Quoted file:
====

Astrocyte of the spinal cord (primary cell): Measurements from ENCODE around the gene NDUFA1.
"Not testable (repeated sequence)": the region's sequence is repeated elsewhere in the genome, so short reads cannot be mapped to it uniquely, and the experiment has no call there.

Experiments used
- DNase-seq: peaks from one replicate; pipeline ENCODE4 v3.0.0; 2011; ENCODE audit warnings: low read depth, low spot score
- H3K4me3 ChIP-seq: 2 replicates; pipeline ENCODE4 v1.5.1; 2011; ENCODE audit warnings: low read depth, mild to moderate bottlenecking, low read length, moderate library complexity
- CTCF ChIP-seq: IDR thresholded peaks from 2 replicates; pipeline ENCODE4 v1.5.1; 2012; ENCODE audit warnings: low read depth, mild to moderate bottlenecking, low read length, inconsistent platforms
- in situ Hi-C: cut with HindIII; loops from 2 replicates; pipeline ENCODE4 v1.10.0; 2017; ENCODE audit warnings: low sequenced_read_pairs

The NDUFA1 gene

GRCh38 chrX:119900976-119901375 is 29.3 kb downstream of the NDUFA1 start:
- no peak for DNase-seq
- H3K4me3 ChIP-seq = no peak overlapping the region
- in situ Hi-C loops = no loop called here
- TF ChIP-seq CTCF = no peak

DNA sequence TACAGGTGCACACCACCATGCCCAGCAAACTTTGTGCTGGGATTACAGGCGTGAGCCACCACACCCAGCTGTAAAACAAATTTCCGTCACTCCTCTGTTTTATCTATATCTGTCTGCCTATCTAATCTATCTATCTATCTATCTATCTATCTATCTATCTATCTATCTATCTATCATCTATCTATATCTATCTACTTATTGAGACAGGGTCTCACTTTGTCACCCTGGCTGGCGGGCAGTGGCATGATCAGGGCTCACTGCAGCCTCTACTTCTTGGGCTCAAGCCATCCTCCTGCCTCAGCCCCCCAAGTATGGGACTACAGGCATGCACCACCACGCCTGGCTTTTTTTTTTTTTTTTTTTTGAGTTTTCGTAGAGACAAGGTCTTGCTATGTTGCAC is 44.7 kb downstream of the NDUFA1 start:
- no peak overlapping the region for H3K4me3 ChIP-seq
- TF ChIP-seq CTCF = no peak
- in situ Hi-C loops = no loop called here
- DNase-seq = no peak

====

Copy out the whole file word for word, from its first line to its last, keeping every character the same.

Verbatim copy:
Astrocyte of the spinal cord (primary cell): Measurements from ENCODE around the gene NDUFA1.
"Not testable (repeated sequence)": the region's sequence is repeated elsewhere in the genome, so short reads cannot be mapped to it uniquely, and the experiment has no call there.

Experiments used
- DNase-seq: peaks from one replicate; pipeline ENCODE4 v3.0.0; 2011; ENCODE audit warnings: low read depth, low spot score
- H3K4me3 ChIP-seq: 2 replicates; pipeline ENCODE4 v1.5.1; 2011; ENCODE audit warnings: low read depth, mild to moderate bottlenecking, low read length, moderate library complexity
- CTCF ChIP-seq: IDR thresholded peaks from 2 replicates; pipeline ENCODE4 v1.5.1; 2012; ENCODE audit warnings: low read depth, mild to moderate bottlenecking, low read length, inconsistent platforms
- in situ Hi-C: cut with HindIII; loops from 2 replicates; pipeline ENCODE4 v1.10.0; 2017; ENCODE audit warnings: low sequenced_read_pairs

The NDUFA1 gene

GRCh38 chrX:119900976-119901375 is 29.3 kb downstream of the NDUFA1 start:
- no peak for DNase-seq
- H3K4me3 ChIP-seq = no peak overlapping the region
- in situ Hi-C loops = no loop called here
- TF ChIP-seq CTCF = no peak

DNA sequence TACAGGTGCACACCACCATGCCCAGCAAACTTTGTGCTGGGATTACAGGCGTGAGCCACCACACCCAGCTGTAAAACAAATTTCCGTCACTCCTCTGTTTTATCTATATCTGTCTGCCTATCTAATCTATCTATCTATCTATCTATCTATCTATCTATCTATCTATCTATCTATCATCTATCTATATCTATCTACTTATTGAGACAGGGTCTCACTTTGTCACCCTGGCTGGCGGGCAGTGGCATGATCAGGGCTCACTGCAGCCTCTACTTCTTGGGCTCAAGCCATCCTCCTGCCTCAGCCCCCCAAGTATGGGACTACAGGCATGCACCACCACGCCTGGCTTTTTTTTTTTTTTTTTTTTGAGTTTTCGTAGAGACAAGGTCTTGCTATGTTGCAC is 44.7 kb downstream of the NDUFA1 start:
- no peak overlapping the region for H3K4me3 ChIP-seq
- TF ChIP-seq CTCF = no peak
- in situ Hi-C loops = no loop called here
- DNase-seq = no peak